Tuesday, 13 April 2010


Okay, I took down a new poll because it was poorly worded and everyone was getting it WRONG! It started because I was curious what the USAC rules were, assuming each side's worst-case scenario: hooking another rider vs. throwing something at another rider. And I was also curious what knee-jerk reactions were to the same question. Well rules is rules, and the maximum penalty for a hook is 20 days, while the maximum penalty for throwing something at a rider is one year, plus 20 days for dangerous riding, and 10 days for walking into the middle of the race.

This situation reminds me of the idea of self-defense. Somehow the "right" to defend yourself rings a powerful bell in this society, but the circumstances under which you can use it are more limited than most think. For example, you can't assault someone who's trespassing, or trying to steal something, or who just ran into your car, no matter how malicious. It's frustrating to read the opinions of all these jokers who clearly don't understand the rules or the circumstances of that race. Equally annoying is this David vs. Goliath undertone: that somehow, because our team has a pedigree in the sport and took control of the race, therefore we're all thugs, since the little guy who takes on the giant is always noble.

And by far the hardest part, I'm sure for all of us, is keeping our mouths shut even though we'd like to shout at the top of our lungs defending ourselves. Trying to resolve a dispute like this through the media is like breaking up with your girlfriend via twitter. But at the same time, it feels like by taking the high ground in the long term and remaining tight-lipped, we're losing out in the short term. The social standard seems to be that silence in the face of accusation shows tacit guilt. I hope that at the end of all of this there's some thorough explanation of what happened rather than just a solemn statement doling out punishments; otherwise it feels like our gentle giant tactics won't really have paid off, and we'll remain tied down by all those BS media impressions.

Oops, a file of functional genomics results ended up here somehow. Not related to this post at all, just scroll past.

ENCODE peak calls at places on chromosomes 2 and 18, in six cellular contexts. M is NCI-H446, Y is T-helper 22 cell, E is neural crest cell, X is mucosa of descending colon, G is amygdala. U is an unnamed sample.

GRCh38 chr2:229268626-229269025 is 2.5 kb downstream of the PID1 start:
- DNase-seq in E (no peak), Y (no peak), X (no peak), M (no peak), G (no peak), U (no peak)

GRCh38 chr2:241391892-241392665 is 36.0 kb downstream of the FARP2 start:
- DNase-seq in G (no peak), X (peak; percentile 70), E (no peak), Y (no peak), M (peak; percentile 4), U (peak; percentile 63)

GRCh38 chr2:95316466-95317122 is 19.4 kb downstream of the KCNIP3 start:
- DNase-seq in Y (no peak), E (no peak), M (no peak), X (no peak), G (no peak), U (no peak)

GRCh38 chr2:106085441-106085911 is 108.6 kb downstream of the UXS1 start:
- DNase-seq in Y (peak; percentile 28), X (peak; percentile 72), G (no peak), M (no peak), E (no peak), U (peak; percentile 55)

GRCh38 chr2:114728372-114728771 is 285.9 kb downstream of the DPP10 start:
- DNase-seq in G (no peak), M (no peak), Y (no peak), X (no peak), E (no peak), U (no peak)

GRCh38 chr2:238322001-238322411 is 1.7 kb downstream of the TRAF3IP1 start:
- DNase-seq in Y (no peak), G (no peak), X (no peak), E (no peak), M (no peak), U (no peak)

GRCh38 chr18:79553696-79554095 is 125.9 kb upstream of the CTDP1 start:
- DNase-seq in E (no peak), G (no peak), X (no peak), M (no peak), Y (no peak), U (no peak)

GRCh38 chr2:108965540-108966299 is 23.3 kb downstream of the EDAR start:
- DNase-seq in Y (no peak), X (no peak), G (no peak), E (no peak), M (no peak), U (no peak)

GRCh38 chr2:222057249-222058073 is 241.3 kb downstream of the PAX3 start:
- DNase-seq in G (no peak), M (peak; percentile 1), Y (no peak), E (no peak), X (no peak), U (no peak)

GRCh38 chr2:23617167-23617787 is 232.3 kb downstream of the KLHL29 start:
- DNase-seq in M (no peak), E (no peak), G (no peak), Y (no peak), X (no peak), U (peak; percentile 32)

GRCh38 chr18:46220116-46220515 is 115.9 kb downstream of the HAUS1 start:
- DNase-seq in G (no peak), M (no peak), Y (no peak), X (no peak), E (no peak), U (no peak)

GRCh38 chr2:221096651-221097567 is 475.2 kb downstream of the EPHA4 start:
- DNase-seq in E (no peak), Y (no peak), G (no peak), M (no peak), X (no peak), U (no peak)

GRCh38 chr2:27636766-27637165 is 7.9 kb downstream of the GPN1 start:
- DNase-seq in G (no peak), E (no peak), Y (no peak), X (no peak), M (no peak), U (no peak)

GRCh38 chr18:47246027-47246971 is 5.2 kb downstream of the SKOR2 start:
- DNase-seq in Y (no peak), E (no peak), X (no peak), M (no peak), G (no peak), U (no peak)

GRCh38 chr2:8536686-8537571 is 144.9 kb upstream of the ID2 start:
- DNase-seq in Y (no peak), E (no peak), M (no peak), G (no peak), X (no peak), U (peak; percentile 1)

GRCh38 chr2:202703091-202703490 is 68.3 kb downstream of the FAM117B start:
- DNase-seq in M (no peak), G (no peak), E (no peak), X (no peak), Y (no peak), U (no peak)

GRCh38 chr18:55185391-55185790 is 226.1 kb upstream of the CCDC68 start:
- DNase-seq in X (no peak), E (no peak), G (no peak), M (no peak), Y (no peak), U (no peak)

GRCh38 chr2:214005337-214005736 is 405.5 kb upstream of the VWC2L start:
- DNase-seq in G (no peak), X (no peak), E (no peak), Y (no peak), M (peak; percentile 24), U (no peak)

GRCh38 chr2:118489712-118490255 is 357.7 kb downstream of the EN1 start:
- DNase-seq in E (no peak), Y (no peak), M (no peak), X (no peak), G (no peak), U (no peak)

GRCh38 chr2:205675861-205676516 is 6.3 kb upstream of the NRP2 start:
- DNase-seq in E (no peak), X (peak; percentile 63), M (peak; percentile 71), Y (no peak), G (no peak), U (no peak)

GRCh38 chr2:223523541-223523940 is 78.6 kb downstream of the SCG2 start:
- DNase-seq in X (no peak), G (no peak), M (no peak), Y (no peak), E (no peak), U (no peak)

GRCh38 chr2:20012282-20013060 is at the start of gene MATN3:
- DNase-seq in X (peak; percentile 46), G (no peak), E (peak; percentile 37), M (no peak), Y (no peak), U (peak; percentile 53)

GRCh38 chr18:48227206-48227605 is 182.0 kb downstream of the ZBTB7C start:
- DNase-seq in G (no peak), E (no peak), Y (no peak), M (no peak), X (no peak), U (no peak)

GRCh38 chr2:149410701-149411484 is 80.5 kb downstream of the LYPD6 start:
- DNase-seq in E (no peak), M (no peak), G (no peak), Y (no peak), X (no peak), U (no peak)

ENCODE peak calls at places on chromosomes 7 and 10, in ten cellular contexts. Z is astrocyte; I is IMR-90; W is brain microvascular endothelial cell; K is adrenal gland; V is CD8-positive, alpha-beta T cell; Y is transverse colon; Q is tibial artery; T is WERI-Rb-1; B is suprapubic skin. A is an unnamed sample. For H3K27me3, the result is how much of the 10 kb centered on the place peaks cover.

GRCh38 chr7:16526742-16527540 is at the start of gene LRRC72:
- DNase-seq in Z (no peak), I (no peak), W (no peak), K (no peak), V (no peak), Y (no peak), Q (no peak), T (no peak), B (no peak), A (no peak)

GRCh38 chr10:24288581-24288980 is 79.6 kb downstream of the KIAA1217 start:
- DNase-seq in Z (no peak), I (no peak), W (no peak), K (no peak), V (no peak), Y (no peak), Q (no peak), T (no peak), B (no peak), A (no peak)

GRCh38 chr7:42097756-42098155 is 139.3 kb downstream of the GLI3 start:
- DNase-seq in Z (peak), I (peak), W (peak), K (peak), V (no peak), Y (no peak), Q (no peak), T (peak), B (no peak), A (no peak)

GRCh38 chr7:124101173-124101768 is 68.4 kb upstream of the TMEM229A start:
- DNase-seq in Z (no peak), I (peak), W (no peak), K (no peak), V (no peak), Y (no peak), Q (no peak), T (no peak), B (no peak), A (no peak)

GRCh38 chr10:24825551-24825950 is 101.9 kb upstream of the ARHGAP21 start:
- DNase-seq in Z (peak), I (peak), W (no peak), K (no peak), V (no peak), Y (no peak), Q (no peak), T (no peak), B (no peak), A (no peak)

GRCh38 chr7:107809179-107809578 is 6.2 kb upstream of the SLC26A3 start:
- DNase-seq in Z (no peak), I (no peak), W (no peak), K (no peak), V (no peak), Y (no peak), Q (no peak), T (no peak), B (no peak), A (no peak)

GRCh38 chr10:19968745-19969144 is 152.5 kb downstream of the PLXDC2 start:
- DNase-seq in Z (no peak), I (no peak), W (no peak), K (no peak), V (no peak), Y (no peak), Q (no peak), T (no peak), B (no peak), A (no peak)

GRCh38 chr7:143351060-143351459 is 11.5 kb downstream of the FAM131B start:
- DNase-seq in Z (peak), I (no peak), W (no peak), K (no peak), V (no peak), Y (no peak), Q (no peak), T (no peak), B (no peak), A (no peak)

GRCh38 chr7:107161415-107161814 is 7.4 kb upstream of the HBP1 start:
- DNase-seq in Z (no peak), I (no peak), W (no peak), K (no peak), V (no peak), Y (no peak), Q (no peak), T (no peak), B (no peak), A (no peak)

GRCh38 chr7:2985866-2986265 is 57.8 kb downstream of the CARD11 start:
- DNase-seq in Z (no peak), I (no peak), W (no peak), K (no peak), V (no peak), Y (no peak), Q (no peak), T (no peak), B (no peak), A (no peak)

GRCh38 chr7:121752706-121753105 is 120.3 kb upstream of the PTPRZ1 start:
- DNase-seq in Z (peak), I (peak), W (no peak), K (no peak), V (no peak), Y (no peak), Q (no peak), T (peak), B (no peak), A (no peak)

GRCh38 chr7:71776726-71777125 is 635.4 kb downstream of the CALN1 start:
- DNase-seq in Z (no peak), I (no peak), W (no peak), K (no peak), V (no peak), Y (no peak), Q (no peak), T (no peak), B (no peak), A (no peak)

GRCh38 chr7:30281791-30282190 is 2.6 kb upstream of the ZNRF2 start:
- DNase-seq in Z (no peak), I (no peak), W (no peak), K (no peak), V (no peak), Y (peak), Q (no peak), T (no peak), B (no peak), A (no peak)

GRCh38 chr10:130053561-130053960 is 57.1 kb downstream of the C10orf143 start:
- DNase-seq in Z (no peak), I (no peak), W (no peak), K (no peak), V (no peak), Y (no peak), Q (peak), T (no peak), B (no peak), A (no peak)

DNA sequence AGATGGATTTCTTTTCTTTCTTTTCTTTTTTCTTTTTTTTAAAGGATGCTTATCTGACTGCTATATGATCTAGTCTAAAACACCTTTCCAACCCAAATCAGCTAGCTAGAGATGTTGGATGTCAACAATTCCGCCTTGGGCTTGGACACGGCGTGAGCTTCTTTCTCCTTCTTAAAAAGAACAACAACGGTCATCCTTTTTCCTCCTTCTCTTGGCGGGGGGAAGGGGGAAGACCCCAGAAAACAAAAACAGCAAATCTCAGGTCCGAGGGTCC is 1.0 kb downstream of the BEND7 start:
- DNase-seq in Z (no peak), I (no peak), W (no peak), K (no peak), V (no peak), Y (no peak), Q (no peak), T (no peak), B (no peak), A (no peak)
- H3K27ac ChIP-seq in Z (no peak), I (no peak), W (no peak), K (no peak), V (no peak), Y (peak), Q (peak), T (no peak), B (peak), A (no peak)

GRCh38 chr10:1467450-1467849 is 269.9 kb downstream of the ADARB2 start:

1. Lots of good stuff here.

    - If you worded the poll poorly, who got it wrong? :)
    - Thanks for spelling out the rules. Most people (including me) have no idea what they are. Ditto for what is justifiable in the name of self-defense. I did not know that either.
    - Regarding David vs. Goliath, give it up. This is too inbred and battling that perception is a lost cause. Plus, you can't undo what was done and you can also unfortunately rarely undo perception especially when it's the perception of someone you don't know or don't come into close contact with.
    - So what do you do? Exactly what is the hardest to do. Shut up and keep on doing what you think is right moving forward. Especially since you can't go backward.
    - Just like that poll, people will never know your (or your team's) real intent as the written word and second hand news (and even YouTube video) is inherently poor at conveying meaning. Such is life. Luckily people get over stuff too. And those that don't, well, not much use in worrying about things you can't change.

  2. What is there to defend? A UHC rider violated a rule by making an abrupt movement ("accidently or intentionally") that caused a crash of not just Bahati, but several others. No matter what Bahati did, UHC actions in that race were also wrong, and did more damage than throwing sunglasses.

    Taking your self-defense analogy, if somebody threatens your life, and you take a gun to defend yourself, but miss and accidently kill three others, is that okay?